01242011_EverythingStrangeandNew.jpg“Everything Strange and New” (2010)
Directed by Frazer Bradshaw
Released by IndiePix Films

Recently nominated for a Spirit Award for Best First Feature, Frazer Bradshaw’s drama centers on a carpenter who has become disillusioned by his life and ponders what to do to change it one long-take at a time.

“Feed the Fish” (2010)
Directed by Michael Matzdorff
Released by Strand Releasing

Also suffering from a mid-life crisis, Tony Shalhoub’s author of children’s books decides to literally take a plunge in this comedy when he joins a group of daredevils who jump into Lake Michigan in the dead of winter. “The League” and “The Freebie” star Katie Aselton lends him support.

“Final Spawn” (2011)
Directed by Fabrice Lambot
Released by Platinum Disc

How do you chase a serial killer that may or may not be human? “Flags of Our Fathers” star James Horan finds out in this sci-fi tinged thriller about a cop who must conquer his own problems before solving a series of murders, though he has the help of a local pimp (Lance Henriksen).

“The Girl Who Kicked the Hornets’ Nest” (2009)
Directed by Daniel Alfredson
Released by Music Box Films

The third and final installment in the first film adaptation of the Millennium Trilogy sees a Mohawk-donning Noomi Rapace reprise her role as the punk computer hacker Lisbeth Salander who is holed up in a hospital in critical condition as she awaits trial for three murders while journalist Mikael Blomkvist (Michael Nyqvist) tries to make a case for her innocence.

“House of Bones” (2010)
Directed by Jeffrey Scott Lando
Released by Millennium Media Services

Corin Nemec and Charisma Carpenter star as seekers of the paranormal in this thriller where a TV crew’s tour of a haunted house turns into murder spree.

“Inhale” (2010)
Directed by Baltasar Kormákur
Released by MPI Home Video

After the director bounced back from his little-seen English-language debut, the Julia Stiles-Jeremy Renner drama “A Little Trip to Heaven,” with the much-awarded 2006 thriller “Jar City,” Kormákur is back in the States with this thriller about a district attorney (Dermot Mulroney) and his wife (Diane Kruger) who are forced to come to terms with their ethics when faced with finding a lung donor for their young daughter and discovering the most viable solution may be turning to a surgeon who performs illegal transplants in Mexico. (My interview with Mulroney about the film’s strange journey to the screen is here.)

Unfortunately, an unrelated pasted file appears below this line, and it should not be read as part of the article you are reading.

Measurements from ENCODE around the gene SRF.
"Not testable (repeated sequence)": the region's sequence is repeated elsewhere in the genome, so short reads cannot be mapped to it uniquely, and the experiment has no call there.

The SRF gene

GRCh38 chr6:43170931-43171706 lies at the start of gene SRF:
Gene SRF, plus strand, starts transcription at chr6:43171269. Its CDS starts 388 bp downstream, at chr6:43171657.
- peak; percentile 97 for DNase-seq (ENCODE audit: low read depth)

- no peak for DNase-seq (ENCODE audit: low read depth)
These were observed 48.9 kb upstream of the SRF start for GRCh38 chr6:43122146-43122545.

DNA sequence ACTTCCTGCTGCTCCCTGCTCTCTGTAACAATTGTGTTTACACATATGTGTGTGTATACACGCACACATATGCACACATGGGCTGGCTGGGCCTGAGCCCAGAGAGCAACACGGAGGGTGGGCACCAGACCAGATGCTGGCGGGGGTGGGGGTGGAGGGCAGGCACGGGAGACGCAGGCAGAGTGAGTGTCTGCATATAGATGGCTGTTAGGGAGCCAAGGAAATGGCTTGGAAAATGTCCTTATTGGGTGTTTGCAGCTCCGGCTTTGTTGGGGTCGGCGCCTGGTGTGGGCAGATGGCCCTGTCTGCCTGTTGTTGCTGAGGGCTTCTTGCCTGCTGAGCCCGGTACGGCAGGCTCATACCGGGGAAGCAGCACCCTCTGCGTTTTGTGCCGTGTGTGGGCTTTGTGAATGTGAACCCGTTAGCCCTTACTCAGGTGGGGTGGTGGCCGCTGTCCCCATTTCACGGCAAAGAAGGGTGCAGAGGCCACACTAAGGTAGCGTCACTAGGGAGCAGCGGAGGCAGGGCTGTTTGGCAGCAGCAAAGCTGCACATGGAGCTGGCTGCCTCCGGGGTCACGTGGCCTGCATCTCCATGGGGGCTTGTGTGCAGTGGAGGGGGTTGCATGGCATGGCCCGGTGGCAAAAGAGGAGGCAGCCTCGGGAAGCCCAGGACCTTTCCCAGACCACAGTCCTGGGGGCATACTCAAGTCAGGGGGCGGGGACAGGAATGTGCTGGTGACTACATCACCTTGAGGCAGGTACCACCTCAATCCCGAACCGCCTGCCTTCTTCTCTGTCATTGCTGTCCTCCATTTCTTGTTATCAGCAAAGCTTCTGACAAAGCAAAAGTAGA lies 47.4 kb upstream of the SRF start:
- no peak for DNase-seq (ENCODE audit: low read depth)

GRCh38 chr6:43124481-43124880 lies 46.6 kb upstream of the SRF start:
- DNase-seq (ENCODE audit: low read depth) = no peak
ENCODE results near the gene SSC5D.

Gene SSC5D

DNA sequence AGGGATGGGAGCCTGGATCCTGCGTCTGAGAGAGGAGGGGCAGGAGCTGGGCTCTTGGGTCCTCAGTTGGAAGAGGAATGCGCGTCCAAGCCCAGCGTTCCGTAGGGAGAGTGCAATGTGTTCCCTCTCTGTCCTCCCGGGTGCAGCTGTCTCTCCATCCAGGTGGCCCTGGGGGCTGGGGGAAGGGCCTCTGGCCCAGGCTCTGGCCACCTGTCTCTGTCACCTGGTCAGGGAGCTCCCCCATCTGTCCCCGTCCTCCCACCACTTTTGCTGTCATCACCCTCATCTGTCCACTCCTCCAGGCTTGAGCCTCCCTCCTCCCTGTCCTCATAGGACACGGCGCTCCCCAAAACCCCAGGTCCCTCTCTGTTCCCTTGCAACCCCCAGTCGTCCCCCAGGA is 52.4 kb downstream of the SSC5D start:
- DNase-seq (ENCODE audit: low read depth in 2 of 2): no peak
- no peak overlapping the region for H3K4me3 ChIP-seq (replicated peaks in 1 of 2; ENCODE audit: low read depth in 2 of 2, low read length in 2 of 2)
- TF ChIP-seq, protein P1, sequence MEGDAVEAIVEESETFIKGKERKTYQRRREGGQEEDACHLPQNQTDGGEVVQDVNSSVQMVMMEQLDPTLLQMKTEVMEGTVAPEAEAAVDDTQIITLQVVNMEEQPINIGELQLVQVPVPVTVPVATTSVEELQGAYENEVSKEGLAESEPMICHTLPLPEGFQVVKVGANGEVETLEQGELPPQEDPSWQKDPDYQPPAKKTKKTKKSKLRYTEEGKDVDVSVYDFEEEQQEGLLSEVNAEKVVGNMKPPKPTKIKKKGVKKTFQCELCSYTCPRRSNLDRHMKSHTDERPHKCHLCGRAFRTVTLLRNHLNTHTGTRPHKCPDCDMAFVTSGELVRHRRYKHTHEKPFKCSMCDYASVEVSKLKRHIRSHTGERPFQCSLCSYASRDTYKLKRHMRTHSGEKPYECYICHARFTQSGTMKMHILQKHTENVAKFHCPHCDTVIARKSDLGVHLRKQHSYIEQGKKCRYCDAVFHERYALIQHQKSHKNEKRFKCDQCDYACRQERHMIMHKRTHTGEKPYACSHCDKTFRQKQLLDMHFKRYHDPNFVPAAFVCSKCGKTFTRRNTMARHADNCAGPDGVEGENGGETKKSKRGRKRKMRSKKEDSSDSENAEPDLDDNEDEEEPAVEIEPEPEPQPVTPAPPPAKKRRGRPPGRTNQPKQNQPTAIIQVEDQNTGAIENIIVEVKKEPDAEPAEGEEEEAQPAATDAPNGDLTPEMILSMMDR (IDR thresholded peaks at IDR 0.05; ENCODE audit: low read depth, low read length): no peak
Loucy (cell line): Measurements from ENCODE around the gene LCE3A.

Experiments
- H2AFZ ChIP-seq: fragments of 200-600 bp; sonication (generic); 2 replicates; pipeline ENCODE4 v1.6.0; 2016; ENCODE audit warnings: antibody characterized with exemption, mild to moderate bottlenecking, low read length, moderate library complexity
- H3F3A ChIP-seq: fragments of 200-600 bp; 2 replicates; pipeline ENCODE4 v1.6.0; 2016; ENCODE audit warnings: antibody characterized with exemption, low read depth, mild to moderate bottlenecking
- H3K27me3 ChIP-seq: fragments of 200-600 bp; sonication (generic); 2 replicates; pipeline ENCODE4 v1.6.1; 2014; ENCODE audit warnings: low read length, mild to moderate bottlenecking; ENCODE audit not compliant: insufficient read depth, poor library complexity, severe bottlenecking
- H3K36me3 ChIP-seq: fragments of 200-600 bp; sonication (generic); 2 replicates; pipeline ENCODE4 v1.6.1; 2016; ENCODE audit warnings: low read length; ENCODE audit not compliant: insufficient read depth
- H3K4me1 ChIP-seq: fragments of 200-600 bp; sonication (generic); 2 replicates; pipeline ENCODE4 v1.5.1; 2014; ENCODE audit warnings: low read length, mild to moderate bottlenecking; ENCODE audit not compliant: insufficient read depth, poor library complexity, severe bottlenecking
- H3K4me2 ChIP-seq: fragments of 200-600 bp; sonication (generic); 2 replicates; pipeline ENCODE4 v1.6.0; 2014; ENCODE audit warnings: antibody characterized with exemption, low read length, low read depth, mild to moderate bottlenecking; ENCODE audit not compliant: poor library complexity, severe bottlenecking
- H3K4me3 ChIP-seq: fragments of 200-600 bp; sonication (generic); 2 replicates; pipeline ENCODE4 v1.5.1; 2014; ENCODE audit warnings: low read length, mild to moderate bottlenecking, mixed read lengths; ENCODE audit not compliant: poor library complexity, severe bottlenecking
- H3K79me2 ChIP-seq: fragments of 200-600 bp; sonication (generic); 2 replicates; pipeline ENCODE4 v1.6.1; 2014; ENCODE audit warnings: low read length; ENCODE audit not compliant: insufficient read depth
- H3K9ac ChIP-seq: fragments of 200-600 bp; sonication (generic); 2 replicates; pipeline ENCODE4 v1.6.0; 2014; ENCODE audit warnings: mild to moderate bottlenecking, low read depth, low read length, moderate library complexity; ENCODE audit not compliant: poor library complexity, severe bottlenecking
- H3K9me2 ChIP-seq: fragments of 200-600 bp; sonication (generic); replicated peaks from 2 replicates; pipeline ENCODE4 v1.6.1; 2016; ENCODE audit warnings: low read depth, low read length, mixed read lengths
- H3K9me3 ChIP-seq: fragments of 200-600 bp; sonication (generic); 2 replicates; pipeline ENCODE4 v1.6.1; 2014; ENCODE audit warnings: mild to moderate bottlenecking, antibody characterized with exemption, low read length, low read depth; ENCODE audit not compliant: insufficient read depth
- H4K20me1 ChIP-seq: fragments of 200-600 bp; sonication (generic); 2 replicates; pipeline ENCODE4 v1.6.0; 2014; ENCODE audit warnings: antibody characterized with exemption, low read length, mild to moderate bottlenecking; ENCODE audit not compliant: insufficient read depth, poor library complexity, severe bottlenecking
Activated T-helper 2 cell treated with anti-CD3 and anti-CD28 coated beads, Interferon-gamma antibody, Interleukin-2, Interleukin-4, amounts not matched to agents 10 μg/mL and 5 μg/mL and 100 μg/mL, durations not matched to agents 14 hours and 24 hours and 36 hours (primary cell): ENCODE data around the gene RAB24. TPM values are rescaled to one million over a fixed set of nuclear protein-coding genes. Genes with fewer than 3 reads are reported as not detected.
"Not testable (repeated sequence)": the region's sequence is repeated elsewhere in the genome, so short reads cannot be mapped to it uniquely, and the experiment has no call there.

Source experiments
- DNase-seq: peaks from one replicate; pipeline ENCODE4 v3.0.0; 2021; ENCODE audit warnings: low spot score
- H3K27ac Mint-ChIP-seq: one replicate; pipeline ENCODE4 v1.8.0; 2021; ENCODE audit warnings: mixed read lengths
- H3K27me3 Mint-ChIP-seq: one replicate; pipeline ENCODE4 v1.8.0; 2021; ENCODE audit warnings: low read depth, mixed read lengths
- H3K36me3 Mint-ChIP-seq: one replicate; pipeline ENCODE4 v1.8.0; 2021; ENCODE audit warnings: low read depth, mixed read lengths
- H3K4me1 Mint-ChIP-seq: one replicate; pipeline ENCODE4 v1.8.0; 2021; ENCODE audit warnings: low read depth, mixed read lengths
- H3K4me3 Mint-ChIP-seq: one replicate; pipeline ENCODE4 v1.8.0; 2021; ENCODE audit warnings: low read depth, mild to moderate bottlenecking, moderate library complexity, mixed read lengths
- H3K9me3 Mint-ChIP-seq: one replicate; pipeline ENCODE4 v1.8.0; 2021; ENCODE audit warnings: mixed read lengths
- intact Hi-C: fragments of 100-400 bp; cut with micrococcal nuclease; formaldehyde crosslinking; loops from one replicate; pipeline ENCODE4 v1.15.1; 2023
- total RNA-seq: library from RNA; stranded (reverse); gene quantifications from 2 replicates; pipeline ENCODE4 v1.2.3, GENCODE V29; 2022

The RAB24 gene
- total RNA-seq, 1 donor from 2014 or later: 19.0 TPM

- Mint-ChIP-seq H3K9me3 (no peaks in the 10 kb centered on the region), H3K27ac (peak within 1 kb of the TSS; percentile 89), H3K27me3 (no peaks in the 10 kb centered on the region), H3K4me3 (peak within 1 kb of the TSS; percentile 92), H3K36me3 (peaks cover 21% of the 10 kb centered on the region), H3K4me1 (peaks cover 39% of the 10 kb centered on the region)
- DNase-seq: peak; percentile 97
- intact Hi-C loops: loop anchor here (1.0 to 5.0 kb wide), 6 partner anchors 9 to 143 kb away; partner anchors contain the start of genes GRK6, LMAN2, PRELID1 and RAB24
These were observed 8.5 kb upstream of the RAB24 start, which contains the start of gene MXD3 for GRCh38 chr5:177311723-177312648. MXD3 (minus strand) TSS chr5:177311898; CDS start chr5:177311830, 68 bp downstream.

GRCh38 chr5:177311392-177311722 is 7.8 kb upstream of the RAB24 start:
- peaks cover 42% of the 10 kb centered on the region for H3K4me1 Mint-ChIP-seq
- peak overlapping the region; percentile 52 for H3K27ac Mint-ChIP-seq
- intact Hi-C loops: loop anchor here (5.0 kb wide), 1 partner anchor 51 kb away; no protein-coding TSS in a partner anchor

01242011_InspectorBellamy.jpg“Inspector Bellamy” (2010)
Directed by Claude Chabrol
Released by MPI Home Video

While Chabrol’s 50th film is cause for celebration, it is also a bittersweet occasion since the director known outside of France as the country’s answer to Alfred Hitchcock sadly passed away last year. However, the French master of suspense was able to check one thing off his bucket list by working with another icon in Gérard Depardieu for the first time in his final thriller about a police commander whose idyllic vacation away from the city with his wife (Marie Bunel) is rudely interrupted by a man (Jacques Gamblin) accused of insurance fraud who wants to clear his name, as well as Bellamy’s bothersome half-brother (Clovis Cornillac).

“Land of Confusion” (2011)
Directed by Jeremy Zerechak
Released by Virgil Films and Entertainment

Jeremy Zerechak’s documentary follows a squadron of the Pennsylvanian National Guard as they become soldiers policing the streets of Baghdad.

“Like Dandelion Dust” (2009)
Directed by Jon Gunn
Released by Fox Home Entertainment

Mira Sorvino and Barry Pepper star in this adaptation of Karen Kingsbury’s novel about the fight over an adopted child (Maxwell Perry Cotton) between the parents he’s come to know and the ones that gave him up and hope to restart their lives after a history of abuse and alcoholism.

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New Nasty

Whips, Chains and Hand Sanitizer

Turn On The Full Season Of Neurotica At IFC's Comedy Crib

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Jenny Jaffe has a lot going on: She’s writing for Disney’s upcoming Big Hero 6: The Series, developing comedy projects with pals at Devastator Press, and she’s straddling the line between S&M and OCD as the creator and star of the sexyish new series Neurotica, which has just made its debut on IFC’s Comedy Crib. Jenny gave us some extremely intimate insight into what makes Neurotica (safely) sizzle…

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IFC: How would you describe Neurotica to a fancy network executive you met in an elevator?

Jenny: Neurotica is about a plucky Dominatrix with OCD trying to save her small-town dungeon.

IFC: How would you describe Neurotica to a drunk friend of a friend you met in a bar?

Jenny: Neurotica is about a plucky Dominatrix with OCD trying to save her small-town dungeon. You’re great. We should get coffee sometime. I’m not just saying that. I know other people just say that sometimes but I really feel like we’re going to be friends, you know? Here, what’s your number, I’ll call you so you can have my number!

IFC: What’s your comedy origin story?

Jenny: Since I was a kid I’ve dealt with severe OCD and anxiety. Comedy has always been one of the ways I’ve dealt with that. I honestly just want to help make people feel happy for a few minutes at a time.

IFC: What was the genesis of Neurotica?